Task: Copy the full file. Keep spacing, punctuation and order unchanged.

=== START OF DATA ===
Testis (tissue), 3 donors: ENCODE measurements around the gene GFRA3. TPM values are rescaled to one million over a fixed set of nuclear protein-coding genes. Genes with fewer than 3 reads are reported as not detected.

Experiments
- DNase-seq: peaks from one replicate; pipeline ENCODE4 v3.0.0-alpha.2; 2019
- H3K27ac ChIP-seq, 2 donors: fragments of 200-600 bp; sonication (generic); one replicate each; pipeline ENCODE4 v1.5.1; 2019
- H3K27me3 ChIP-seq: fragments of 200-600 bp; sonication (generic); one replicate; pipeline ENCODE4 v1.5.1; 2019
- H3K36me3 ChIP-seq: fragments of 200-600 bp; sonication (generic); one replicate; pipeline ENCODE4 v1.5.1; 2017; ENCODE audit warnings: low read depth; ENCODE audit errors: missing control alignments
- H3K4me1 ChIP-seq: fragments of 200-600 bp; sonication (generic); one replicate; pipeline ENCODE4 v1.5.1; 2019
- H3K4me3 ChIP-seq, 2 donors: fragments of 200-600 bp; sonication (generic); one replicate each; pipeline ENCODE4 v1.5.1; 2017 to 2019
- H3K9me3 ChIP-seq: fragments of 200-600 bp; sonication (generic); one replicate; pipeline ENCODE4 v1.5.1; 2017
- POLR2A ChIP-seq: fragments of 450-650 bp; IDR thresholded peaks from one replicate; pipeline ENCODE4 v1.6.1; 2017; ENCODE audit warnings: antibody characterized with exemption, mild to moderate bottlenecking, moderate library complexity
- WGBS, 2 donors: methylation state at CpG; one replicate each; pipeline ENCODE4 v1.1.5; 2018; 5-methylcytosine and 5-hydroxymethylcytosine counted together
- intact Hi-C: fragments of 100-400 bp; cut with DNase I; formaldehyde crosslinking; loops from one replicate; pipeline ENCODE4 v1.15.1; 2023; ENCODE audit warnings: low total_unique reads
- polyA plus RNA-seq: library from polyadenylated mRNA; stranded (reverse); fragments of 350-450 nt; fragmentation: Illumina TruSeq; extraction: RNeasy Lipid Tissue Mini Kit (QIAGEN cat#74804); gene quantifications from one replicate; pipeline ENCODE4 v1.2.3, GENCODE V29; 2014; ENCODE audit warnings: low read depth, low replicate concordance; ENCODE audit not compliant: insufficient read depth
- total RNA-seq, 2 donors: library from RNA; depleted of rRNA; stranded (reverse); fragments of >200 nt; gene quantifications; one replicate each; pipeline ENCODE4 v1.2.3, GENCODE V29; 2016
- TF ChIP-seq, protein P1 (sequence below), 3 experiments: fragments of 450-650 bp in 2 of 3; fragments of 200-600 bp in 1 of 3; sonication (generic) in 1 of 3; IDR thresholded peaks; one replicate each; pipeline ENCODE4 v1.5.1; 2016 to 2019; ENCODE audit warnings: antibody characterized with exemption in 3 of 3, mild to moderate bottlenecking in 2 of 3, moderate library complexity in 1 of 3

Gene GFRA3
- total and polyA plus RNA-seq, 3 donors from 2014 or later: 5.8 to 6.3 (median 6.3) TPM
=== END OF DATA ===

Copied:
Testis (tissue), 3 donors: ENCODE measurements around the gene GFRA3. TPM values are rescaled to one million over a fixed set of nuclear protein-coding genes. Genes with fewer than 3 reads are reported as not detected.

Experiments
- DNase-seq: peaks from one replicate; pipeline ENCODE4 v3.0.0-alpha.2; 2019
- H3K27ac ChIP-seq, 2 donors: fragments of 200-600 bp; sonication (generic); one replicate each; pipeline ENCODE4 v1.5.1; 2019
- H3K27me3 ChIP-seq: fragments of 200-600 bp; sonication (generic); one replicate; pipeline ENCODE4 v1.5.1; 2019
- H3K36me3 ChIP-seq: fragments of 200-600 bp; sonication (generic); one replicate; pipeline ENCODE4 v1.5.1; 2017; ENCODE audit warnings: low read depth; ENCODE audit errors: missing control alignments
- H3K4me1 ChIP-seq: fragments of 200-600 bp; sonication (generic); one replicate; pipeline ENCODE4 v1.5.1; 2019
- H3K4me3 ChIP-seq, 2 donors: fragments of 200-600 bp; sonication (generic); one replicate each; pipeline ENCODE4 v1.5.1; 2017 to 2019
- H3K9me3 ChIP-seq: fragments of 200-600 bp; sonication (generic); one replicate; pipeline ENCODE4 v1.5.1; 2017
- POLR2A ChIP-seq: fragments of 450-650 bp; IDR thresholded peaks from one replicate; pipeline ENCODE4 v1.6.1; 2017; ENCODE audit warnings: antibody characterized with exemption, mild to moderate bottlenecking, moderate library complexity
- WGBS, 2 donors: methylation state at CpG; one replicate each; pipeline ENCODE4 v1.1.5; 2018; 5-methylcytosine and 5-hydroxymethylcytosine counted together
- intact Hi-C: fragments of 100-400 bp; cut with DNase I; formaldehyde crosslinking; loops from one replicate; pipeline ENCODE4 v1.15.1; 2023; ENCODE audit warnings: low total_unique reads
- polyA plus RNA-seq: library from polyadenylated mRNA; stranded (reverse); fragments of 350-450 nt; fragmentation: Illumina TruSeq; extraction: RNeasy Lipid Tissue Mini Kit (QIAGEN cat#74804); gene quantifications from one replicate; pipeline ENCODE4 v1.2.3, GENCODE V29; 2014; ENCODE audit warnings: low read depth, low replicate concordance; ENCODE audit not compliant: insufficient read depth
- total RNA-seq, 2 donors: library from RNA; depleted of rRNA; stranded (reverse); fragments of >200 nt; gene quantifications; one replicate each; pipeline ENCODE4 v1.2.3, GENCODE V29; 2016
- TF ChIP-seq, protein P1 (sequence below), 3 experiments: fragments of 450-650 bp in 2 of 3; fragments of 200-600 bp in 1 of 3; sonication (generic) in 1 of 3; IDR thresholded peaks; one replicate each; pipeline ENCODE4 v1.5.1; 2016 to 2019; ENCODE audit warnings: antibody characterized with exemption in 3 of 3, mild to moderate bottlenecking in 2 of 3, moderate library complexity in 1 of 3

Gene GFRA3
- total and polyA plus RNA-seq, 3 donors from 2014 or later: 5.8 to 6.3 (median 6.3) TPM